AT&T caves in and opens its unlimited data plan to non DirecTV and U-Verse subscribers

AT&T caves in and opens its unlimited data plan to non DirecTV and U-Verse subscribers

Image: getty images

It’s official: unlimited data plans are back.

Following Verizon, T-Mobile and Sprint, AT&T finally caved and announced the return of its own unlimited data plan for all customers, and not just customers who are DirecTV or U-Verse subscribers.

Compared to the competition, the AT&T’s "unlimited" plan is easily the worst — it’s the most expensive and offers fewer features.

A single line costs $100 and each additional line costs $40, which breaks down to the following per month:

  • 1 line: $100

  • 2 lines: $140

  • 3 lines: $180

  • 4 lines: $220 ($180 after you receive a $40 credit)

Here’s the handy comparison chart Sprint created, amended with AT&T’s new unlimited plan details and pricing:

Image: screenshot: Sprint

As you can see, while AT&T offers similar features compared to its rivals (22GB of data at 4G LTE speed before you see throttled speeds during network congestion), unlimited video streaming at HD resolution and unlimited calling and texting, it’s missing one key feature: mobile hotspot data. Every other carrier offers 10GB of hotspot data for tethering your devices. WTF AT&T?

Also, AT&T’s being super shady about the HD video streaming. By default, the "Stream Saver" feature is switched on, which means unless you turn it off your videos will be downscaled to 480p resolution. If AT&T is banking on customers being too lazy or dumb to turn off Stream Saver in order to reduce data usage and decrease network congestion, maybe its network just isn’t good enough to support unlimited data.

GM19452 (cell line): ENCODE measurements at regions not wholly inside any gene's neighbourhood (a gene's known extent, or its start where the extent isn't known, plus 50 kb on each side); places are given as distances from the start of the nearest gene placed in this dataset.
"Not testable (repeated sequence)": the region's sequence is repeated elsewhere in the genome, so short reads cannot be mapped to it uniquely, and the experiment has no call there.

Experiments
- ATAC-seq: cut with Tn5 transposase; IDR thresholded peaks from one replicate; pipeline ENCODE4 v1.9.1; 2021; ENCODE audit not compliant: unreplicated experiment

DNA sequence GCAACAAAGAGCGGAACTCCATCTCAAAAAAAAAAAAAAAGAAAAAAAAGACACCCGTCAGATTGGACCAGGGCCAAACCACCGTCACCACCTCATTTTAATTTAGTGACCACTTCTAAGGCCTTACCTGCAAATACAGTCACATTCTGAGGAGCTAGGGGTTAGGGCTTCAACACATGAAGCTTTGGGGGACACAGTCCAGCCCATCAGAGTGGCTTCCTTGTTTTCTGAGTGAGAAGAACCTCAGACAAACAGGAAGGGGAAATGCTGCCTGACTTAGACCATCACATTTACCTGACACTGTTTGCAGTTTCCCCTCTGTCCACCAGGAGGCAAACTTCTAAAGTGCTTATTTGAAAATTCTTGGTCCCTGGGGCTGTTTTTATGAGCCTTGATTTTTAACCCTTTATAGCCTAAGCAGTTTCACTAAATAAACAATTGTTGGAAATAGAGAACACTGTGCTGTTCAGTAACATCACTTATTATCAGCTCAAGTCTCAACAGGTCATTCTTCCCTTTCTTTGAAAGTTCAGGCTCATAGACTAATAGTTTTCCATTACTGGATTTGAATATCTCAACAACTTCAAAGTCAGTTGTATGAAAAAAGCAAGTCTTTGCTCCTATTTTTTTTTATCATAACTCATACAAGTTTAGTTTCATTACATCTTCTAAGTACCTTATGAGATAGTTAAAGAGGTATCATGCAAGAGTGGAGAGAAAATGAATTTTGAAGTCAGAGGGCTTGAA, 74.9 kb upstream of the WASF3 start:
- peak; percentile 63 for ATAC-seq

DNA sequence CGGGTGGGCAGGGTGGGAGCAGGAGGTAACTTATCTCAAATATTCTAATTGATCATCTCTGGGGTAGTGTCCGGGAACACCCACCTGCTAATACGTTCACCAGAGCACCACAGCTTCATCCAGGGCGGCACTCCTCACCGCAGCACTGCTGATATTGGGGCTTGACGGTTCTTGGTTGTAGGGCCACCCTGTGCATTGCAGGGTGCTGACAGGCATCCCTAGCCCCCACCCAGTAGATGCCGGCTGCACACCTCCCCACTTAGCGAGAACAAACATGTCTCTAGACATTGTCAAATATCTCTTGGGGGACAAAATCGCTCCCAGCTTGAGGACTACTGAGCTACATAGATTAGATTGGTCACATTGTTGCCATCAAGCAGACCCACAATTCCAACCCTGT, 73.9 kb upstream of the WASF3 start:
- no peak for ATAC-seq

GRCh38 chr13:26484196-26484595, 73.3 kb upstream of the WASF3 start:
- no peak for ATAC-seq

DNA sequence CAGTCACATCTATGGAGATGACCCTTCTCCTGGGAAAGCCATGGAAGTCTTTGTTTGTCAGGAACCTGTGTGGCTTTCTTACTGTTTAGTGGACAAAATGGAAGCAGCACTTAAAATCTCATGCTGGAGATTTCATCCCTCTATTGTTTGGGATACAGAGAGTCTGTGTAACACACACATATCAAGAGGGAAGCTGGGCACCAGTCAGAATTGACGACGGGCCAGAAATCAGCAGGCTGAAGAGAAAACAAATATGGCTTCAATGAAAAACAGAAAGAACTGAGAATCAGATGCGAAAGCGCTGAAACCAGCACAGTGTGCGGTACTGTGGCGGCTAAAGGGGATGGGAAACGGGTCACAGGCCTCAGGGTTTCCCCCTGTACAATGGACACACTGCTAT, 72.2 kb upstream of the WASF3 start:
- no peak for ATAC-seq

No more excuses

"At the end of the day, people don’t need unlimited plans," former Verizon CFO Fran Shammo said at an investor conference in 2015.

As this week’s unlimited data plan announcements showed, Shammo couldn’t have been more wrong.

People don’t just want unlimited data plans, but a lot of people need them in order to keep up with new data-heavy lives.

Having access to more data is now a necessity, thanks to the rise of video streaming, live broadcasting, music streaming, Snapchat, and all of the other apps and services that suck down more data than ever before

A few reasons carriers used to justify killing unlimited plans after making the switch from 3G to 4G LTE networks included a fear of network congestion and an inability to make enough money to maintain the infrastructure. "You cannot make money on an unlimited video world," Shammo said.

Well, clearly the carriers have sorted it out and can make money now, or else unlimited plans wouldn’t be back. Whatever reasons they gave years ago for why unlimited data plans had to go just sound like BS in hindsight.

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